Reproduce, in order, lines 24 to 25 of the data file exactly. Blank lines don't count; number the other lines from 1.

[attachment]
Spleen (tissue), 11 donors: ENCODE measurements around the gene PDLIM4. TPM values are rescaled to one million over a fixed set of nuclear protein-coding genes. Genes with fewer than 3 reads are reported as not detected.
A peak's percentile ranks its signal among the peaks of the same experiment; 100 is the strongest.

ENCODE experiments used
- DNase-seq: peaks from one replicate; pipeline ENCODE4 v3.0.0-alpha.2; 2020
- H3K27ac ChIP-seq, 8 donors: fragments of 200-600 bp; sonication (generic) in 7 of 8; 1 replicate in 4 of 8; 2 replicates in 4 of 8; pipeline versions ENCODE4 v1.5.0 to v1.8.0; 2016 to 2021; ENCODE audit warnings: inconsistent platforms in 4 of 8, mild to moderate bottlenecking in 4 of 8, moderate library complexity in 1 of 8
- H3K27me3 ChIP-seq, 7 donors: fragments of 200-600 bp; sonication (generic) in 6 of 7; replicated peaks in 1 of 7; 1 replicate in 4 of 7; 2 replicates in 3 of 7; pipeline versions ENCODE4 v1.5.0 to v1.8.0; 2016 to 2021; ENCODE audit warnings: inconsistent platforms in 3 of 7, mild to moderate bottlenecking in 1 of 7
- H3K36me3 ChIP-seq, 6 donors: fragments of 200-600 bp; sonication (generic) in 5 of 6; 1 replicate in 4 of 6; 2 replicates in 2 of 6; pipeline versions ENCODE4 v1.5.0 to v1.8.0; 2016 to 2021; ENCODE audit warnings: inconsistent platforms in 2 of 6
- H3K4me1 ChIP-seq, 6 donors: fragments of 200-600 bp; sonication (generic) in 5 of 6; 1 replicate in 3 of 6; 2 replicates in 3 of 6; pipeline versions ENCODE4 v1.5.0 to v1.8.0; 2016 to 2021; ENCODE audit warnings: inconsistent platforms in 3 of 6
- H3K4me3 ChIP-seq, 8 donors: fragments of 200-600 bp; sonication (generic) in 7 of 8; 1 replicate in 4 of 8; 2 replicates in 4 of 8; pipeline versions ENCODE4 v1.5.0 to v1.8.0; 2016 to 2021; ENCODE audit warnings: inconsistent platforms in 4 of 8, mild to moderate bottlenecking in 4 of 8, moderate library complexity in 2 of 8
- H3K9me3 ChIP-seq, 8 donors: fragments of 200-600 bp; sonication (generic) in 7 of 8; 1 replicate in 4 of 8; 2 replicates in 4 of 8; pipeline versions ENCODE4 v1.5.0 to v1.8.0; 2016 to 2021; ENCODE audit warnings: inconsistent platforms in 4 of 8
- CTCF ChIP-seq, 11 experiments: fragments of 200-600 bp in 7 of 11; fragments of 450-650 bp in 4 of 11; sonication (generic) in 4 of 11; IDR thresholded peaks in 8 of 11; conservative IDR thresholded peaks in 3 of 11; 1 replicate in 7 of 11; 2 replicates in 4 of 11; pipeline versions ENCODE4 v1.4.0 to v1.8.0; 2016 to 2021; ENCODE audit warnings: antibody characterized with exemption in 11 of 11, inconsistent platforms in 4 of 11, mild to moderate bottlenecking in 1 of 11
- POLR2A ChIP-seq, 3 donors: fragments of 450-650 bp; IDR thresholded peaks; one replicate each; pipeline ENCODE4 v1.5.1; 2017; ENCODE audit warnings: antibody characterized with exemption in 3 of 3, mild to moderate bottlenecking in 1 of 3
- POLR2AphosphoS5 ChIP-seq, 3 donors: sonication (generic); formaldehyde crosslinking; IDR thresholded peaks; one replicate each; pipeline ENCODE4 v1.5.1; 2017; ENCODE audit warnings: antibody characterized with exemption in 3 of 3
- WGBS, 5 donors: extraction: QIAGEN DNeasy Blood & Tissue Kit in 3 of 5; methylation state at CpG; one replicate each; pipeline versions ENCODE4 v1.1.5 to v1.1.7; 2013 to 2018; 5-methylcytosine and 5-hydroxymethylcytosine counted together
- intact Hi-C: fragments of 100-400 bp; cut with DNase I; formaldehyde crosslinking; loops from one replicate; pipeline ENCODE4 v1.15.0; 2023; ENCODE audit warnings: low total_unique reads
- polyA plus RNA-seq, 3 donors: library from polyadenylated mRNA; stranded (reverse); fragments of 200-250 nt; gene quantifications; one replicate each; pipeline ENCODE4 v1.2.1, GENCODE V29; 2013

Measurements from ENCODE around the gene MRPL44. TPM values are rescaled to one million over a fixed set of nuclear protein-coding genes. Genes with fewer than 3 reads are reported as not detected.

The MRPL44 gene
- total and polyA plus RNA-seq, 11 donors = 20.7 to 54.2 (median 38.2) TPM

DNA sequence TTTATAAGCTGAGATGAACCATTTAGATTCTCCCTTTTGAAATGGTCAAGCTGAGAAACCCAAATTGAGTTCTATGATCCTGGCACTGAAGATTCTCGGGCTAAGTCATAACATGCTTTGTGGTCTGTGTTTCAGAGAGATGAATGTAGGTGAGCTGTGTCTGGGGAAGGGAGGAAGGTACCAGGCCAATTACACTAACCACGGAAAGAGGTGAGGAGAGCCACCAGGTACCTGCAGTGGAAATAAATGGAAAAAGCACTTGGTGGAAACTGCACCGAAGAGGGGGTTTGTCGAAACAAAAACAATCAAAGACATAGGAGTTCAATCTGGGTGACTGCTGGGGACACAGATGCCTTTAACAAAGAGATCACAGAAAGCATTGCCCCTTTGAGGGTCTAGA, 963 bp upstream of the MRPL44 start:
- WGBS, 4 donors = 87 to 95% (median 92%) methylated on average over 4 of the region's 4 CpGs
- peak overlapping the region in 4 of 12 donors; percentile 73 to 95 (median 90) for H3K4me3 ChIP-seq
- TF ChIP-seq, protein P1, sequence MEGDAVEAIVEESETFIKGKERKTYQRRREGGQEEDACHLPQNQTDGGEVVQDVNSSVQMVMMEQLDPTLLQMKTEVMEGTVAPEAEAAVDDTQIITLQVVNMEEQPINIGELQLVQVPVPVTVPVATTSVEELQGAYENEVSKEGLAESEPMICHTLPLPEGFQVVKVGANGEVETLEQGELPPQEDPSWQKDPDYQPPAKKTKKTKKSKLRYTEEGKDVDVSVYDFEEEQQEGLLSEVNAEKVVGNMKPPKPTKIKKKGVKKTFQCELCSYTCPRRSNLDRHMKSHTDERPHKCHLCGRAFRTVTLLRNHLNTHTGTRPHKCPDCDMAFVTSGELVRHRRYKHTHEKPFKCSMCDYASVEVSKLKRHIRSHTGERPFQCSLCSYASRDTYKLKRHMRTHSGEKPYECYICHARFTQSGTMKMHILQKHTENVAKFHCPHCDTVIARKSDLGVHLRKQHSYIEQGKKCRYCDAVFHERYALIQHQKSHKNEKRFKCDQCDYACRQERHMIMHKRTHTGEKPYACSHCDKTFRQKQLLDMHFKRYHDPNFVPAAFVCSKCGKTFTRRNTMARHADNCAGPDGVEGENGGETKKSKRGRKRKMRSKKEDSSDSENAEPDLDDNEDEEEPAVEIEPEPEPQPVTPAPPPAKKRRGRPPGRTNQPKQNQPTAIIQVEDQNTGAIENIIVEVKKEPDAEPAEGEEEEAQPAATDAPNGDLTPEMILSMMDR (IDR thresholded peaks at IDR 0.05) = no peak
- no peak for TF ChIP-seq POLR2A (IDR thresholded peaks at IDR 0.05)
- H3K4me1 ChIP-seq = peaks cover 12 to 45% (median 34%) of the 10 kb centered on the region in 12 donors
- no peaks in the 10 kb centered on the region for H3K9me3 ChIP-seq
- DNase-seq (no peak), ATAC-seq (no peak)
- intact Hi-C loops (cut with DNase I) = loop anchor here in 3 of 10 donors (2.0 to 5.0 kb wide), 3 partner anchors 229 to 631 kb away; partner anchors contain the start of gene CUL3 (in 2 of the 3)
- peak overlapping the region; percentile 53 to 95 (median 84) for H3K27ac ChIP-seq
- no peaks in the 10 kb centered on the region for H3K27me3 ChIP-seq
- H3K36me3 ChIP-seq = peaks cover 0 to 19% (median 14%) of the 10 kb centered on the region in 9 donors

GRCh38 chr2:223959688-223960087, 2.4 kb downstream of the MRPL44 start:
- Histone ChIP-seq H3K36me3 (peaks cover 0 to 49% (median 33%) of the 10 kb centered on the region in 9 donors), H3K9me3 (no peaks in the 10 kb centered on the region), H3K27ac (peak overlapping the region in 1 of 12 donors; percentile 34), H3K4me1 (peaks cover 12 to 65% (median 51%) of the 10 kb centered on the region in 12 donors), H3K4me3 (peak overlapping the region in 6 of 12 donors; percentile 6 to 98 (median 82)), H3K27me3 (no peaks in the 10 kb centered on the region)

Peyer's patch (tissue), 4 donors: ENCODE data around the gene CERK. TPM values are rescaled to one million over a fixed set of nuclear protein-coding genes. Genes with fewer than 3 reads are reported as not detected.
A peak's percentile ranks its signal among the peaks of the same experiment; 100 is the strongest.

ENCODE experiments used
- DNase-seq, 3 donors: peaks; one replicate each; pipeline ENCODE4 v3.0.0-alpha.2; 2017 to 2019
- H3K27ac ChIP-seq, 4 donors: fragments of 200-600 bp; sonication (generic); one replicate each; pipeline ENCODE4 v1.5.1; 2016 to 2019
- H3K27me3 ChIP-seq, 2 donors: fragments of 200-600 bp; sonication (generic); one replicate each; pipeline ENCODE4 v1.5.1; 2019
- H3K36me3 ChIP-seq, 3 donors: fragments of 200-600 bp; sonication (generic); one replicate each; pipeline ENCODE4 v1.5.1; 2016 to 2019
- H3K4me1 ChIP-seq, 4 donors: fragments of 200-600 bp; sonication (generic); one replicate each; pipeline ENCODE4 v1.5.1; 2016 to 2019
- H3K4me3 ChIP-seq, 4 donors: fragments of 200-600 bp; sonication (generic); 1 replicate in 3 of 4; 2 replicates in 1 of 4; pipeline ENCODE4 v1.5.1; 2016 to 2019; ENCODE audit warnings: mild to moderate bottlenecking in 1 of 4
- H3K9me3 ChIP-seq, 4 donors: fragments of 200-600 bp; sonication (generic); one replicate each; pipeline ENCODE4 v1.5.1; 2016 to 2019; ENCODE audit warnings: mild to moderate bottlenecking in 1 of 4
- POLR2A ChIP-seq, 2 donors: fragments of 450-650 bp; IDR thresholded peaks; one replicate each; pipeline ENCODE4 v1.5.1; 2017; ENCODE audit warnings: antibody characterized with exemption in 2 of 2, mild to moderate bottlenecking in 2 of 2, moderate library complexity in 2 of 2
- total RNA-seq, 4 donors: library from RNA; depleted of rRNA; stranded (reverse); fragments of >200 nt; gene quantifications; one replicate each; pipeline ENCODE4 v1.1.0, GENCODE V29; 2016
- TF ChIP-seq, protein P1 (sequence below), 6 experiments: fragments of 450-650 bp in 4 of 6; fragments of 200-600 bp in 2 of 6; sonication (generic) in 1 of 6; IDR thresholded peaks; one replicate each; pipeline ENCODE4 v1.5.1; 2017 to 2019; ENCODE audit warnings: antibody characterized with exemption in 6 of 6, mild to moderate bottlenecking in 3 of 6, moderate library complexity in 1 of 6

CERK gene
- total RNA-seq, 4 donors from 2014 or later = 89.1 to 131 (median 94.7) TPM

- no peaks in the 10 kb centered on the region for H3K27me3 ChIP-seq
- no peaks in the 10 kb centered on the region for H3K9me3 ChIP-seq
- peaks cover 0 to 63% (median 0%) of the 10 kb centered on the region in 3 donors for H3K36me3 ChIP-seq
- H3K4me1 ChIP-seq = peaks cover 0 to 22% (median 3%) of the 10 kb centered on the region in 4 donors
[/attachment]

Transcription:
- no peak for TF ChIP-seq POLR2A (IDR thresholded peaks at IDR 0.05)
- H3K4me1 ChIP-seq = peaks cover 12 to 45% (median 34%) of the 10 kb centered on the region in 12 donors